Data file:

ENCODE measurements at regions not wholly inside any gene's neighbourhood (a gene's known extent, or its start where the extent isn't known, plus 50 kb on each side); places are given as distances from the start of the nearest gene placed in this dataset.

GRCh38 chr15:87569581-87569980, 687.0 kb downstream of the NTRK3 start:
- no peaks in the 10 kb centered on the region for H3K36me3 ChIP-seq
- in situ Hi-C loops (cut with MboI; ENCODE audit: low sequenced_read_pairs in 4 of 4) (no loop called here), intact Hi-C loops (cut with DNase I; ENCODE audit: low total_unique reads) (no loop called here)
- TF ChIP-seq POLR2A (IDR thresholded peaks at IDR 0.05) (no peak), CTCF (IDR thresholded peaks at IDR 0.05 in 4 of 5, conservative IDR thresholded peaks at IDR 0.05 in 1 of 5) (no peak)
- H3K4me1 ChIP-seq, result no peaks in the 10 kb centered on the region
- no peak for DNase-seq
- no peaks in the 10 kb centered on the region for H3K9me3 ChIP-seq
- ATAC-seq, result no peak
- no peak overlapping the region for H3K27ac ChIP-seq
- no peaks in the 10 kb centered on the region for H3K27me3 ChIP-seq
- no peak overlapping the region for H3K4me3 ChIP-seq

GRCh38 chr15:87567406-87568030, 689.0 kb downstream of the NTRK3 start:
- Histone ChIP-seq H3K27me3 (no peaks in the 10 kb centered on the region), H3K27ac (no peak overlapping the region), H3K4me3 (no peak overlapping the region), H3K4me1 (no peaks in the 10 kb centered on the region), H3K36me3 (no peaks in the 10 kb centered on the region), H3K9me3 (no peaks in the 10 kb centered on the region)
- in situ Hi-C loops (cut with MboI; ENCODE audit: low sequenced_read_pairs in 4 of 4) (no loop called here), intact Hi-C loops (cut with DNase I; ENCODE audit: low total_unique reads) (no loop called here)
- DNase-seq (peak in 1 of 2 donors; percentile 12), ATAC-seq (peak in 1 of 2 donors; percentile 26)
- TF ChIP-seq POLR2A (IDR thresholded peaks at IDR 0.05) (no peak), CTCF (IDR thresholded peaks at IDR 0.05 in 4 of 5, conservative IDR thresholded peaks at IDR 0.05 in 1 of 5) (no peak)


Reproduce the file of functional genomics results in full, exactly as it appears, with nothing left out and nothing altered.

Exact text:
ENCODE measurements at regions not wholly inside any gene's neighbourhood (a gene's known extent, or its start where the extent isn't known, plus 50 kb on each side); places are given as distances from the start of the nearest gene placed in this dataset.

GRCh38 chr15:87569581-87569980, 687.0 kb downstream of the NTRK3 start:
- no peaks in the 10 kb centered on the region for H3K36me3 ChIP-seq
- in situ Hi-C loops (cut with MboI; ENCODE audit: low sequenced_read_pairs in 4 of 4) (no loop called here), intact Hi-C loops (cut with DNase I; ENCODE audit: low total_unique reads) (no loop called here)
- TF ChIP-seq POLR2A (IDR thresholded peaks at IDR 0.05) (no peak), CTCF (IDR thresholded peaks at IDR 0.05 in 4 of 5, conservative IDR thresholded peaks at IDR 0.05 in 1 of 5) (no peak)
- H3K4me1 ChIP-seq, result no peaks in the 10 kb centered on the region
- no peak for DNase-seq
- no peaks in the 10 kb centered on the region for H3K9me3 ChIP-seq
- ATAC-seq, result no peak
- no peak overlapping the region for H3K27ac ChIP-seq
- no peaks in the 10 kb centered on the region for H3K27me3 ChIP-seq
- no peak overlapping the region for H3K4me3 ChIP-seq

GRCh38 chr15:87567406-87568030, 689.0 kb downstream of the NTRK3 start:
- Histone ChIP-seq H3K27me3 (no peaks in the 10 kb centered on the region), H3K27ac (no peak overlapping the region), H3K4me3 (no peak overlapping the region), H3K4me1 (no peaks in the 10 kb centered on the region), H3K36me3 (no peaks in the 10 kb centered on the region), H3K9me3 (no peaks in the 10 kb centered on the region)
- in situ Hi-C loops (cut with MboI; ENCODE audit: low sequenced_read_pairs in 4 of 4) (no loop called here), intact Hi-C loops (cut with DNase I; ENCODE audit: low total_unique reads) (no loop called here)
- DNase-seq (peak in 1 of 2 donors; percentile 12), ATAC-seq (peak in 1 of 2 donors; percentile 26)
- TF ChIP-seq POLR2A (IDR thresholded peaks at IDR 0.05) (no peak), CTCF (IDR thresholded peaks at IDR 0.05 in 4 of 5, conservative IDR thresholded peaks at IDR 0.05 in 1 of 5) (no peak)